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Warner Bros. Discovery Exploring Sale of Music Assets

The assets, which could be worth more than $1 billion, include music and production music from the company's TV and film projects.

Warner Bros. Discovery is exploring a sale of its music assets that could be worth upwards of $1 billion, according to a source familiar with the matter. The catalog is being shopped by famed entertainment attorney Allen Grubman.


While the potential sale — which was first reported by The Financial Times — is still in the very early stages, some of Warner Bros. Discovery’s current music partners could be potential buyers.

Universal Music Group (UMG) already administers the publishing assets, which are likely the largest part of the deal, and Warner Music Group (WMG) distributes WaterTower Music, Warner Bros. Discovery’s in-house record label.

The assets being shopped, including music and production music from the company’s television and film projects, are not the kinds of music rights that have made headlines over the past couple of years as investors have flocked to the music business. Unlike most publishing rights or royalty streams, the Warner Bros. Discovery assets are not tied to the steady growth trend affecting traditional streaming. That’s because relatively few people head to Spotify to stream the soundtracks for Game of Thrones, The White Lotus or Batman, for example, even if the television and film projects are smash successes. As such, these type of assets have historically trade lower than popular music rights — typically in the single-digit multiples.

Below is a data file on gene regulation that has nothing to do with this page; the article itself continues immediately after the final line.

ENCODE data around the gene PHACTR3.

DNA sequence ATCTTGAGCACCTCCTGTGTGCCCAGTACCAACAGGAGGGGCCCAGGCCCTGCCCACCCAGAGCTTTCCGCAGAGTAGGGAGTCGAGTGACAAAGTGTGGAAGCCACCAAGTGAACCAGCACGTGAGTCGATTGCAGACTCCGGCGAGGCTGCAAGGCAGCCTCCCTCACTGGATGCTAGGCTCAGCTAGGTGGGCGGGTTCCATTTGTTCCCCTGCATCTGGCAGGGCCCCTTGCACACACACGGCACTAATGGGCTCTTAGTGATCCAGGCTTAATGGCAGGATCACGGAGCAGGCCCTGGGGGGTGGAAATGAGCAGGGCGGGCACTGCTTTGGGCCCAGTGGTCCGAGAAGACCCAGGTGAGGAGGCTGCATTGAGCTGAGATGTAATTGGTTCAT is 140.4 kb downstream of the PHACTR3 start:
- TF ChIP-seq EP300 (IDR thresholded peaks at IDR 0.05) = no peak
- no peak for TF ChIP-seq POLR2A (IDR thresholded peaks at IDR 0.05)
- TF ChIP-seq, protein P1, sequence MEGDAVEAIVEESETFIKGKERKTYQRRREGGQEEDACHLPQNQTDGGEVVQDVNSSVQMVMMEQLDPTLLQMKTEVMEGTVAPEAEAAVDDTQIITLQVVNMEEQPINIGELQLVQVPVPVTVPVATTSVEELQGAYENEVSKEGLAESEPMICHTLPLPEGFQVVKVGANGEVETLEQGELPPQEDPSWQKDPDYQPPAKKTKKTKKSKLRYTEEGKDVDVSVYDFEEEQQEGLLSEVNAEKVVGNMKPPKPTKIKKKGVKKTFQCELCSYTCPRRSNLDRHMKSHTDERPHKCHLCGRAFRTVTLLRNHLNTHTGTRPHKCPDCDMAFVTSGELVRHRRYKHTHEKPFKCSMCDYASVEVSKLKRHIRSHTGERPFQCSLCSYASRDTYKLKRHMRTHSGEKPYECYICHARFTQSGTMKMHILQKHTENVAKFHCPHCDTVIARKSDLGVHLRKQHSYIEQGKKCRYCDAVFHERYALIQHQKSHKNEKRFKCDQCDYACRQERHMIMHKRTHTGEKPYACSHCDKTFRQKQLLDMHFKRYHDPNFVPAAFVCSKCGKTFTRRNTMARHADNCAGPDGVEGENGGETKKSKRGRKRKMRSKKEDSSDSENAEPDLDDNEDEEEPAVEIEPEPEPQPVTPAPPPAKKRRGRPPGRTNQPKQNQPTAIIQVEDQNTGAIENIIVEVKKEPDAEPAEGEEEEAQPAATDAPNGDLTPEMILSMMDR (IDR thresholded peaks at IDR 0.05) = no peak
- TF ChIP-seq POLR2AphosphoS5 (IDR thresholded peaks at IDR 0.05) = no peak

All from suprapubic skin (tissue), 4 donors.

The asset valuations will likely be tied to broadcast trends, which are growing slower for film and television than for music. But due to the depth of the catalog, which dates back decades, the package will likely be seen as an attractive and stable investment for any major music company or private equity fund.

Warner Bros. Discovery formed last year through the merger of AT&T’s WarnerMedia unit and Discovery Inc.

Warner Bros. Discovery, UMG and Grubman did not respond to requests for comment at the time of publishing. WMG declined to comment for this story.

Warner Bros. Discovery was formed last year through the merger of AT&T’s WarnerMedia Unit and Discovery Inc. Chief Executive Officer David Zaslav has made cutting costs core to the company’s turn-around strategy, leading to layoffs, the shut shutdown of CNN’s planned streaming service and the scrapping of “Batgirl” and “Wonder Twins.”

In December, the company warned that costs related to scrapping content were expected to rise by $1 billion to $3.5 billion.

While some analysts estimate the company could face financial restructuring costs of more than $4 billion related to the planned cuts, Warner Bros. Discovery executives have said its worth doing because the previously planned investments–made at a time when streaming subscriptions were more robust–would be even costlier to profitability.